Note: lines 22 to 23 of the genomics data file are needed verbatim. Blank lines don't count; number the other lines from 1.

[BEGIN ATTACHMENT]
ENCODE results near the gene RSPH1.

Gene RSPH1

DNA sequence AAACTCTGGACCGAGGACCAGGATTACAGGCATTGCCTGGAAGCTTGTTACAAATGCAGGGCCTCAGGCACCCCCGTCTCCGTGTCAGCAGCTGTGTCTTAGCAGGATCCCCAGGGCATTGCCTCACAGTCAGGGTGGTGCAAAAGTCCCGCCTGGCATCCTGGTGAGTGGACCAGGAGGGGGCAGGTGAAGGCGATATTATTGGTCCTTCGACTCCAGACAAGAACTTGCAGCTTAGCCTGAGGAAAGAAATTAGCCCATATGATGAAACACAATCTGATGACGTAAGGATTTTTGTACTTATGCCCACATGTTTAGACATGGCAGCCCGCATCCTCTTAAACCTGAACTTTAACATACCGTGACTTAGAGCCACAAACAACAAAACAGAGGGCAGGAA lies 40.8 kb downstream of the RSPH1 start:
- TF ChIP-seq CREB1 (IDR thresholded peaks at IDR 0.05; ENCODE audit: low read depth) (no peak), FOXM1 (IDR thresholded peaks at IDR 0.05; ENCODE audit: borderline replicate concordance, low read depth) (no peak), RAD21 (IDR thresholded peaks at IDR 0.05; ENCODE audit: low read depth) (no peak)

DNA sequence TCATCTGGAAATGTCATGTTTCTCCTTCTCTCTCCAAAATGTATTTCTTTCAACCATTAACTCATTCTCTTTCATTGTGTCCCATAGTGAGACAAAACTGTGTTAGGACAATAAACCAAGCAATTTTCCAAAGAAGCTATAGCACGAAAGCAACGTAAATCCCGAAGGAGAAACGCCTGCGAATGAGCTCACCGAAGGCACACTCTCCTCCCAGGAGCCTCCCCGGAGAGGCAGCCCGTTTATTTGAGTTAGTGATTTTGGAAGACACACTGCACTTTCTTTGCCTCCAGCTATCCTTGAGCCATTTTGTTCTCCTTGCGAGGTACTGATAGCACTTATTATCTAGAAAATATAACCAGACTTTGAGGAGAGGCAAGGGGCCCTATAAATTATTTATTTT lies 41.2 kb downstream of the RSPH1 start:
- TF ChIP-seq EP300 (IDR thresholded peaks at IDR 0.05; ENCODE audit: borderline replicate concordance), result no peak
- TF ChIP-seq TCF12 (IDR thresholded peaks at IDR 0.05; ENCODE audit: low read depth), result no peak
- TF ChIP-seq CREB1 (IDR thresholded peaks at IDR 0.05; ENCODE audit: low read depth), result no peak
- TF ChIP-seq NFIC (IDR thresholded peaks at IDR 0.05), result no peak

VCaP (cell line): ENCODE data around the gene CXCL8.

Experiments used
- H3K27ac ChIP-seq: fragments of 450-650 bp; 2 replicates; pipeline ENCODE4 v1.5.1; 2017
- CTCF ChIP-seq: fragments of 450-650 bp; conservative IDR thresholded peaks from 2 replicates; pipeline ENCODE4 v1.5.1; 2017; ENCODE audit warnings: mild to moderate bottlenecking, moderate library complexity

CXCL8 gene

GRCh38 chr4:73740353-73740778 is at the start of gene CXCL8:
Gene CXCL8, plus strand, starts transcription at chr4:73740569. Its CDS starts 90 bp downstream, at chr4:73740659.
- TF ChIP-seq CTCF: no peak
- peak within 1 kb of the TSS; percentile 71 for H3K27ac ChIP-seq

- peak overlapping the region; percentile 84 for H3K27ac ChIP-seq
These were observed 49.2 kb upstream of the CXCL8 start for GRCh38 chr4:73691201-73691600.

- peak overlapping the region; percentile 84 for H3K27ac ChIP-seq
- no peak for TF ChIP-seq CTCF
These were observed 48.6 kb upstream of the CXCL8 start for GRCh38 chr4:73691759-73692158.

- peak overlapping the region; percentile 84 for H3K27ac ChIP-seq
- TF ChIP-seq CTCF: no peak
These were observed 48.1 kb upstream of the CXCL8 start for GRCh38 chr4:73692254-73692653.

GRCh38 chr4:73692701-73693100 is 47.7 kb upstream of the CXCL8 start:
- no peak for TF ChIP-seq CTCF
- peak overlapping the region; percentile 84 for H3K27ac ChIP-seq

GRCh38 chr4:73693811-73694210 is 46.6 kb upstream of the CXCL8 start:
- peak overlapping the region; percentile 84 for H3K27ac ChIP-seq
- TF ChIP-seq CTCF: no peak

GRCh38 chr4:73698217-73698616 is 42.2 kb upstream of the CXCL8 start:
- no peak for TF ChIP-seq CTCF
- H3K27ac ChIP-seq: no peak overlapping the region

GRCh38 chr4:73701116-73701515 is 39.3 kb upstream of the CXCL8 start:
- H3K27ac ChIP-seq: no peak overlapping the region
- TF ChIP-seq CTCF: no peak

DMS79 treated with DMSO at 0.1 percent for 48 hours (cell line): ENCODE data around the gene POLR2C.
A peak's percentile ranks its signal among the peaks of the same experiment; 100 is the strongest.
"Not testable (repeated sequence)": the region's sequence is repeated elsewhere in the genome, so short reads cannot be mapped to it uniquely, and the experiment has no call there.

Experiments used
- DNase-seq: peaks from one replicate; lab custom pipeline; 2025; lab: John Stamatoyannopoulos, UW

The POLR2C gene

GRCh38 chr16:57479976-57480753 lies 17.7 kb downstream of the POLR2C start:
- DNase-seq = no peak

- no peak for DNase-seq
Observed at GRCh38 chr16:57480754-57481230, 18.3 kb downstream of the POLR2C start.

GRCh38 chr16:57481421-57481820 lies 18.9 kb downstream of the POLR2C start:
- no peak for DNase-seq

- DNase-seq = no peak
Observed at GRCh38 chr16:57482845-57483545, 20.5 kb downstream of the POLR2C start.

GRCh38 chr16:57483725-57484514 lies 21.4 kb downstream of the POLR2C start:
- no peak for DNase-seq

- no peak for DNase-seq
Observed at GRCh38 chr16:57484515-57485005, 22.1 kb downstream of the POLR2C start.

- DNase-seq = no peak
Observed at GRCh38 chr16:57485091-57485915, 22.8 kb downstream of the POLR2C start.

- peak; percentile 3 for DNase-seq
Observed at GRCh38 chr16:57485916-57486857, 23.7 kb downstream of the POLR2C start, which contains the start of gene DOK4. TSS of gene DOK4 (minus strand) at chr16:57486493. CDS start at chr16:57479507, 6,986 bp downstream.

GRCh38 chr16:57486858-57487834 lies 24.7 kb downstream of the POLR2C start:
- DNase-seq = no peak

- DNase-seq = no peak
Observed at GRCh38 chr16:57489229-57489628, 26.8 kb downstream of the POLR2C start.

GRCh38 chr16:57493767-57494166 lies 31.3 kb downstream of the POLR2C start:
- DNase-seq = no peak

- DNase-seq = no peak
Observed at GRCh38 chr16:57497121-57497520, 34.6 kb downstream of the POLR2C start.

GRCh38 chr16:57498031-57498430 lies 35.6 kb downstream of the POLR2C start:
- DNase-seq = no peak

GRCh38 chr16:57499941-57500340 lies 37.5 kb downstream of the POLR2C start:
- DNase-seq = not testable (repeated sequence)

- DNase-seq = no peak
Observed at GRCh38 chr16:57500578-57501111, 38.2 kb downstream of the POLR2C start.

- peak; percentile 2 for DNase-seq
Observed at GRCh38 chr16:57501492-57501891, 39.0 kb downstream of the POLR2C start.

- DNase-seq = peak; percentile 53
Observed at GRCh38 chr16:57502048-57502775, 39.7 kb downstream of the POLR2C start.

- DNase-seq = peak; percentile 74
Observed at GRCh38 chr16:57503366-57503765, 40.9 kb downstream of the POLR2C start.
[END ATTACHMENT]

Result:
- no peak for TF ChIP-seq CTCF
These were observed 48.6 kb upstream of the CXCL8 start for GRCh38 chr4:73691759-73692158.